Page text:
about data -- and i do completely agree with supervisor cohen's statement that the story can be told by the numbers, but here's the problem with that: if the numbers aren't there, and the data isn't collected properly, we don't get a full story. with respect to the d.o.j. recommendations of three, four, and five, some of the things that they talk about is the data that's missing in order to provide us sufficient background as to what these numbers mean, and i think that that's a very important process, that's something that we need to change and make sure that we are able to obtain. and i will let you -- i have a few more, but i'll let you ask me questions now. >> supervisor safai: okay. what areas did you -- just -- i'll just -- since you didn't get to it, what areas did you want to highlight specifically? just give me the headers, and we can ducome back to it.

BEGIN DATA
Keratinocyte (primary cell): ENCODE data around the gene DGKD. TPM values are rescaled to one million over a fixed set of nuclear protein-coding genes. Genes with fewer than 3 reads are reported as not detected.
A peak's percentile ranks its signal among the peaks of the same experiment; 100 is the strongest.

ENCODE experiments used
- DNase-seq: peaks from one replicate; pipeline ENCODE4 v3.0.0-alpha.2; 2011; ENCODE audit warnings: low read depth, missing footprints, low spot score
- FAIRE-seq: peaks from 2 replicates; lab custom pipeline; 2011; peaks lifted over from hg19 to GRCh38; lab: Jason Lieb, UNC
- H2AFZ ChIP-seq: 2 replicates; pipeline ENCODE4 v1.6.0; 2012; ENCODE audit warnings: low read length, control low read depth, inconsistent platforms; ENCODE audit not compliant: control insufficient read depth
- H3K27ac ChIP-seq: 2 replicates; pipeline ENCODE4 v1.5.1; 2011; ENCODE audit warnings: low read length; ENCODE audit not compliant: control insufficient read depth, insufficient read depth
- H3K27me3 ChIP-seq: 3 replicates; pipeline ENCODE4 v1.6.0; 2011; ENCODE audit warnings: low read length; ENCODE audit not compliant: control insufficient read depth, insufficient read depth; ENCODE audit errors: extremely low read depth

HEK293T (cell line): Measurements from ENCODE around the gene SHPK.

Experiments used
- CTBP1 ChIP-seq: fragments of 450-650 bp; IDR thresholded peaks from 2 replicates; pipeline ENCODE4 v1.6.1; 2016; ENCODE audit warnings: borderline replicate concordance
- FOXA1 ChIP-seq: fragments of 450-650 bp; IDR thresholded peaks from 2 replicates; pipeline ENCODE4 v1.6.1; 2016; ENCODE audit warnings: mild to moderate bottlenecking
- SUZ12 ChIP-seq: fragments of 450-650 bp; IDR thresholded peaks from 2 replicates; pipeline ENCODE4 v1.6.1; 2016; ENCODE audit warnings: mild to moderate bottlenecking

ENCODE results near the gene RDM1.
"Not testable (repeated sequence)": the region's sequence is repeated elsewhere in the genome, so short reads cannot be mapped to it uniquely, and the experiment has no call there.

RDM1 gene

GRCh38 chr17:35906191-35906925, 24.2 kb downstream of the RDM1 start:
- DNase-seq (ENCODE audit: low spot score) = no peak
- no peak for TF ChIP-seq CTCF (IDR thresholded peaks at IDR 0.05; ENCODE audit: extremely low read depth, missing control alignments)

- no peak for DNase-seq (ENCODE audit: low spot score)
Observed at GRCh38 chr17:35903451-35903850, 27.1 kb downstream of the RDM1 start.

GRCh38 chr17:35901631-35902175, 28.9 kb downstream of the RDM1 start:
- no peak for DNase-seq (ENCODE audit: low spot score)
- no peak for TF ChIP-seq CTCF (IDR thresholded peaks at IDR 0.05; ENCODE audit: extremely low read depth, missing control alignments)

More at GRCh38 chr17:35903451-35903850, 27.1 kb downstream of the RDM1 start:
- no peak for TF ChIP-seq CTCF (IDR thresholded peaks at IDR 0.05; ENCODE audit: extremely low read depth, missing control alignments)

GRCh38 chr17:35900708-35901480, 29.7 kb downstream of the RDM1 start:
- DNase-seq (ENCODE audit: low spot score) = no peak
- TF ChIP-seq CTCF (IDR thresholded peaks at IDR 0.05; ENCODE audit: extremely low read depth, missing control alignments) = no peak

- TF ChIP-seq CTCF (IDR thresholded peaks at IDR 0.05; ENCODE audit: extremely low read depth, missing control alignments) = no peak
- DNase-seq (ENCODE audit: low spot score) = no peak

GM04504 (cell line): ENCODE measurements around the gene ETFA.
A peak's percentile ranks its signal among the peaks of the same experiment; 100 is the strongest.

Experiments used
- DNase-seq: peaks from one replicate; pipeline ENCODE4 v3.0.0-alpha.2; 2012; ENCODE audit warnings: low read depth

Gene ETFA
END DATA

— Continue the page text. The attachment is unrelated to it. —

>> first the use of force logs. the only two papers we have had the police report which is the officer's narrative that describes the situation and sort of a one sheet of paper, and it doesn't give us any information how it was used, why it was used, what other steps were taken before this force was used; it only gives you -- the only information that is tracked and that's required by the officer is their name, their sort of -- their back number, the date, time, and sort of what the use of force was. but we need more information. we need background information as to how we got there because it's not until we look at how we got there that we can understand how we fix it. because if we don't know how we got there, then how do we implement a policy that's going to fix it? >> supervisor safai: next, what other areas? >> i think that one of the key critical issues that may be coming up is vetting a new